An amendment to Kazakhstan’s internet law will allow officials to block internet access to networks without a court order. Article 41-1, “Procedure for suspension of networks and/or means of communication,” will amend Kazakhstan’s “On Communications” law.
The Posecutor General or Deputy Prosecutor General will have the authority to instruct an authorized body to shut off a network or means of communication or suspend service communications. This includes internet websites, internet connections and cellular phone connections. The Prosecutor General will be able order the shut-off of these communications without a warrant and the authorized body will have hours to command the service provider, who in turn will have three hours to comply by taking down the offending material or means of communicating the material.
Previous to the amendment, Kazakhstan authorities needed a warrant to block offensive material. Also previously, the scope of material considered illegal was narrower.
Article 41-1 provides for the banning of social networking sites and services such as WhatApp, VKontakte, M-Agent, Twitter and Skype if there is found to be promotion of or calling for “extremist or terrorist activities, riots, or participation in public activities” in violation of established order. The Article also targets information violating election law.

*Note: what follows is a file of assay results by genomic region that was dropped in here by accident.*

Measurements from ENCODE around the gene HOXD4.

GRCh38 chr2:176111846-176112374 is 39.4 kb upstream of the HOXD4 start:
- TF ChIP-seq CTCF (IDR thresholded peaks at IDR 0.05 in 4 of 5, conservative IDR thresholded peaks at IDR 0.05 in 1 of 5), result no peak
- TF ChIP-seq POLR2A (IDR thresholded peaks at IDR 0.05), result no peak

Kazakhstan’s Senate stated the reason for passing the bill was to combat the “problem of dissemination of false information” that can cause substantial harm to the society.
Several peices of legislation have been drafted in Kazakhstan recently as a result of malignant social actions carried out through social media. Earlier this year, Kazakhstans’s national currency suffered a 20 percent devaluation. Rumors were spread on WhatsApp that three major banks were in danger of bankruptcy. The messages warned Tenge citizens to “urgently withdraw” savings from the banks. As a result, these banks lost millions of dollars. When the banks went to police with their problem, they found that there was no legislation in Kazakhstan to deal with the spreading of false rumors.
In another case, rumors spread about a dam in Taraz–said to have broken–sent citizens packing late at night. Separatist calls and rumors about Russia’s security adequacy at the Sochi Winter Olympic Games have also been cited as reasons for several of the newly drafted legislation.
The parliament in Kazakhstan has been working on new and revised legislation since last fall. Other legislation in the works includes a law that would allow a maximum punishment of 10 years for making “illegal and unconstitutional calls for changes to the territorial integrity of the Republic of Kazakhstan,” and another law that would punish those who spread rumors that may disturb the public order with a maximum penalty of 12 years incarceration. The drafts of these laws also target communication media, particularly the internet.
Some recent legislation, such as that dealing with separatism, has been said to be at least partially a reaction to the events in Crimea.
Article 41-1 has passed both chambers of Kazakhstan’s parliament. It is currently waiting for President Nursultan Nazarbayev to apply his signature. The bill is expected to pass within a few days.
By Day Blakely Donaldson